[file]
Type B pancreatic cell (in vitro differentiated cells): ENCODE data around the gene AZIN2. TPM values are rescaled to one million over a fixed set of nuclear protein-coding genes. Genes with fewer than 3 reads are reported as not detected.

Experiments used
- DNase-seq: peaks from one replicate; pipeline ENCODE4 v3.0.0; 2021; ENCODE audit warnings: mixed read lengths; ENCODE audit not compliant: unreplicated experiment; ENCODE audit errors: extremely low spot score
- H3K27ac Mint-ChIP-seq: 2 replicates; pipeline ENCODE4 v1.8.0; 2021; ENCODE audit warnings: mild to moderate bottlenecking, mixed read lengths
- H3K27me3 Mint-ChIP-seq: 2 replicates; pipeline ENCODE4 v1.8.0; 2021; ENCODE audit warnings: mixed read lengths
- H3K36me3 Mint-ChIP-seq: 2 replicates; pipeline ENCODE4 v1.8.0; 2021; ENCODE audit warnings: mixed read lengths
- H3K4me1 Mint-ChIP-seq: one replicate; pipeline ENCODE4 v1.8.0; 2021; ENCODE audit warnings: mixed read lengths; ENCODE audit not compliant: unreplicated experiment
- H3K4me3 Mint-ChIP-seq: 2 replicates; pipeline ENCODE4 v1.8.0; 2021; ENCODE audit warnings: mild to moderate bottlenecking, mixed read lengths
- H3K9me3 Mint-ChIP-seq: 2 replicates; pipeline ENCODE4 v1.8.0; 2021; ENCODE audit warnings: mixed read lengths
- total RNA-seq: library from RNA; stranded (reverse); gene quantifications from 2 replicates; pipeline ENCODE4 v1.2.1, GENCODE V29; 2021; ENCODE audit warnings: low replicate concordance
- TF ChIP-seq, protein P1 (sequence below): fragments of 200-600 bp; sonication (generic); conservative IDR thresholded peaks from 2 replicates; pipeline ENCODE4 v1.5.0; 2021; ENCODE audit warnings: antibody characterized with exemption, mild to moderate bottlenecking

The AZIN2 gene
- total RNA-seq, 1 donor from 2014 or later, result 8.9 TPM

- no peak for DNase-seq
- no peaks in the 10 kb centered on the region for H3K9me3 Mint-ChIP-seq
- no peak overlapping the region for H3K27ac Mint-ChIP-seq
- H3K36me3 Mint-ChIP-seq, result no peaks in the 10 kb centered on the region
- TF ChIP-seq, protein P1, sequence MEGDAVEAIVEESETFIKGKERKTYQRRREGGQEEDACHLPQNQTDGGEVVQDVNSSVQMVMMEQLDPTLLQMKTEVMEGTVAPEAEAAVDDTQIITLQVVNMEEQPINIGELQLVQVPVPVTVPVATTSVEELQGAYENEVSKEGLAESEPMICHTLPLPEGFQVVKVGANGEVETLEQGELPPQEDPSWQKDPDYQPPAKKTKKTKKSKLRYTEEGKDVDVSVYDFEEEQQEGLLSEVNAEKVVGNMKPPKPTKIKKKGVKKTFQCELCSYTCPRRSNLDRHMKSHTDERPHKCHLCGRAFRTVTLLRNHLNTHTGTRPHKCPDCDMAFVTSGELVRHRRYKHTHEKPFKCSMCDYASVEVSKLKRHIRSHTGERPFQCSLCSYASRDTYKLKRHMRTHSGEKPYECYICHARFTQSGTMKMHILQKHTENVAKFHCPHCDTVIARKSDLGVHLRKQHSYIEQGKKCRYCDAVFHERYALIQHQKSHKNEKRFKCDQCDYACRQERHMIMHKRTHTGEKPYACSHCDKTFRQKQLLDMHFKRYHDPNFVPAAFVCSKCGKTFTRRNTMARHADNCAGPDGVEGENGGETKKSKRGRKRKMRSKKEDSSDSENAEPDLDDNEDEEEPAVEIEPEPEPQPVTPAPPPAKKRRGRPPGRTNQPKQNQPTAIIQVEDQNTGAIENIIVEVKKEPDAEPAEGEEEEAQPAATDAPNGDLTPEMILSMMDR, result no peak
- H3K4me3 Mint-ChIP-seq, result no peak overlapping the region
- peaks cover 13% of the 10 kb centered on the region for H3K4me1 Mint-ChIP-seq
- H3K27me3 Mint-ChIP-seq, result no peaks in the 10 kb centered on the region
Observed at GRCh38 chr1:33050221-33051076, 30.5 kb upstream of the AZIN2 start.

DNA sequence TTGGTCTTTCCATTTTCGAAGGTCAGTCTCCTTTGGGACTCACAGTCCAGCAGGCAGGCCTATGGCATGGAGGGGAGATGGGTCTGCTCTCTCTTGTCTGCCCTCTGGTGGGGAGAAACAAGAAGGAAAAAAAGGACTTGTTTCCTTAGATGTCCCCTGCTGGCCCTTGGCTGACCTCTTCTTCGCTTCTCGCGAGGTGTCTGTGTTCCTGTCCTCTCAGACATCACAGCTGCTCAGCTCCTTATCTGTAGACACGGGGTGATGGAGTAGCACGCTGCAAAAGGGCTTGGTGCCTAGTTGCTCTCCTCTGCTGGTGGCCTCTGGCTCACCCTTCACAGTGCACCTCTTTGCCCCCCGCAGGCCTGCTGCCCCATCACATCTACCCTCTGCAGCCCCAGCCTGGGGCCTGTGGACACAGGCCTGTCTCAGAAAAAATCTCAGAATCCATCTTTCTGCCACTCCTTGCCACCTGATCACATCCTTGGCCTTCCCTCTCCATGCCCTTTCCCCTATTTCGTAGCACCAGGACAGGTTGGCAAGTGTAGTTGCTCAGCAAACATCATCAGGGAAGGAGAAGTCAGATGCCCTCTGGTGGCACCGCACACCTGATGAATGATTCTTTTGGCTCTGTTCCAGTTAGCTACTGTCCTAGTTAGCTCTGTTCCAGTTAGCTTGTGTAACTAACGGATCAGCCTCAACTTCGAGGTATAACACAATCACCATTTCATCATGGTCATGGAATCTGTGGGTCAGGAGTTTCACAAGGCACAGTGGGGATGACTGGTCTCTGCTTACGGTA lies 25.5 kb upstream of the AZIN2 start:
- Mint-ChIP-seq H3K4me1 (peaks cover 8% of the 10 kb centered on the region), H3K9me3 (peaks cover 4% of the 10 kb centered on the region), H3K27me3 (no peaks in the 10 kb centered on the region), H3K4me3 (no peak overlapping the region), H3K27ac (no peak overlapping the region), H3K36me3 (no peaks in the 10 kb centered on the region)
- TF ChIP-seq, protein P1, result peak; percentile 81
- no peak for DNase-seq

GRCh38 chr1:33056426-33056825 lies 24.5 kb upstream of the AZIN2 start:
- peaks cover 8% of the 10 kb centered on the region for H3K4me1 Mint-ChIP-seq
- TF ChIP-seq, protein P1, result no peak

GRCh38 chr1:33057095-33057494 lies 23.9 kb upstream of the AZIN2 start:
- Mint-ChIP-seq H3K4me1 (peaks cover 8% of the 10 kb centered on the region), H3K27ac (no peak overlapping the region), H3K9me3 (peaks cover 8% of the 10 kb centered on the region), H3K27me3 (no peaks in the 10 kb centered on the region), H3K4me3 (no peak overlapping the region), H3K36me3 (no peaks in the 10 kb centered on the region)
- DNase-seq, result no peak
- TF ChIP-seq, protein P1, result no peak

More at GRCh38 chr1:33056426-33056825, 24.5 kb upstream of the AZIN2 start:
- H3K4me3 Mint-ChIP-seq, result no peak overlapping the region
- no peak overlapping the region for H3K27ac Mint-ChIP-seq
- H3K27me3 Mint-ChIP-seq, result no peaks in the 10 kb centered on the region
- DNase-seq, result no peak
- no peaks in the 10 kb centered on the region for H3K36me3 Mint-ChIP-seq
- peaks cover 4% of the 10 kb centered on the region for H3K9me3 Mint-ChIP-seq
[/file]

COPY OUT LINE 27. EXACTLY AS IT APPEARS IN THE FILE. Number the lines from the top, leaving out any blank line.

GRCh38 chr1:33056426-33056825 lies 24.5 kb upstream of the AZIN2 start: